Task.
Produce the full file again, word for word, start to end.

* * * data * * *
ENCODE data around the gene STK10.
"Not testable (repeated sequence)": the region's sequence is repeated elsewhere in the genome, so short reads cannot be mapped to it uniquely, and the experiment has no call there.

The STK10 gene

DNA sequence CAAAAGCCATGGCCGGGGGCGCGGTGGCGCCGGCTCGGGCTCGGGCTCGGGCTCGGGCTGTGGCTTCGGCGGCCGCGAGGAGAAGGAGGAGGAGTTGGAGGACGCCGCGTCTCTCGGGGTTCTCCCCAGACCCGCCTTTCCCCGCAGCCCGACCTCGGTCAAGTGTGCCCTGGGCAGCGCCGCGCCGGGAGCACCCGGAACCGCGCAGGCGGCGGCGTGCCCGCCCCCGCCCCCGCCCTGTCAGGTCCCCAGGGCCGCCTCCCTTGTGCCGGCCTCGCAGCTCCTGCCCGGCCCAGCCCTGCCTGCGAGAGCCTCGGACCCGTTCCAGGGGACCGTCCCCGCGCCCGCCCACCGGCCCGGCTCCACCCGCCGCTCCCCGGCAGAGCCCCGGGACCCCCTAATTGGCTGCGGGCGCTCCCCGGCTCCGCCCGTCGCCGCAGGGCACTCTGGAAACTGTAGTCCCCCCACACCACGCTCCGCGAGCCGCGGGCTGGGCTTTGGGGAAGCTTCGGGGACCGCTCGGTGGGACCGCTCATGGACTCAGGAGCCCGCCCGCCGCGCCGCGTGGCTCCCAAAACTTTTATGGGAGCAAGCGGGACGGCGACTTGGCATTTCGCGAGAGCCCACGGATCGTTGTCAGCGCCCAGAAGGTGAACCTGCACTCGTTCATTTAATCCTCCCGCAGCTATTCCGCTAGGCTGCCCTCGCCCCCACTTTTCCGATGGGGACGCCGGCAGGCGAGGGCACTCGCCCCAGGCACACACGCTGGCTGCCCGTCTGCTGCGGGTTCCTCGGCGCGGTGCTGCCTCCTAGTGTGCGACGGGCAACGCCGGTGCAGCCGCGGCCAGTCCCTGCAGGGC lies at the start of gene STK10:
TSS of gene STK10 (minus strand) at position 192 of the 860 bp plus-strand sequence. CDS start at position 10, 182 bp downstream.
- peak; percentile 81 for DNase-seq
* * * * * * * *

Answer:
ENCODE data around the gene STK10.
"Not testable (repeated sequence)": the region's sequence is repeated elsewhere in the genome, so short reads cannot be mapped to it uniquely, and the experiment has no call there.

The STK10 gene

DNA sequence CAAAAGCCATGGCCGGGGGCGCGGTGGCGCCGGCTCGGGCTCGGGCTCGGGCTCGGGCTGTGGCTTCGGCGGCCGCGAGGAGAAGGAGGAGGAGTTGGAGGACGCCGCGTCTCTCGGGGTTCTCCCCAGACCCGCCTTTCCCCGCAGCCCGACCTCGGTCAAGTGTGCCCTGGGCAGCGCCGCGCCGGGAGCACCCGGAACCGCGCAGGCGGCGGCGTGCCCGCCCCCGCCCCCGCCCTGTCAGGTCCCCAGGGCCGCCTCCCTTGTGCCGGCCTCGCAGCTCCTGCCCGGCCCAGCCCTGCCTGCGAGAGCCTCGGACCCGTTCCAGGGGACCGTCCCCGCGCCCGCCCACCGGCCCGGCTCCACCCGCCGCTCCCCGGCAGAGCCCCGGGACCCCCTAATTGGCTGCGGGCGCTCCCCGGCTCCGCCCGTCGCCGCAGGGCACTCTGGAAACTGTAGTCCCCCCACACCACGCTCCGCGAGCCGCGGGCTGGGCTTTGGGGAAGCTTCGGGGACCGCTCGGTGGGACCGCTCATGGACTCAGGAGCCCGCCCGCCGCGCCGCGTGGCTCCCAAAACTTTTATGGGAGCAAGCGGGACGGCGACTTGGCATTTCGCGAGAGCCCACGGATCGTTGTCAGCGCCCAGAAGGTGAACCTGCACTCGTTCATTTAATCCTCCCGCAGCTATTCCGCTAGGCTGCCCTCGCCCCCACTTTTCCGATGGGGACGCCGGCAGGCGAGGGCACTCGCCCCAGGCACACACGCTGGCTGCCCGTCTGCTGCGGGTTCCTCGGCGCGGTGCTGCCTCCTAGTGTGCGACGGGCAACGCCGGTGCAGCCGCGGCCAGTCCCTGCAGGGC lies at the start of gene STK10:
TSS of gene STK10 (minus strand) at position 192 of the 860 bp plus-strand sequence. CDS start at position 10, 182 bp downstream.
- peak; percentile 81 for DNase-seq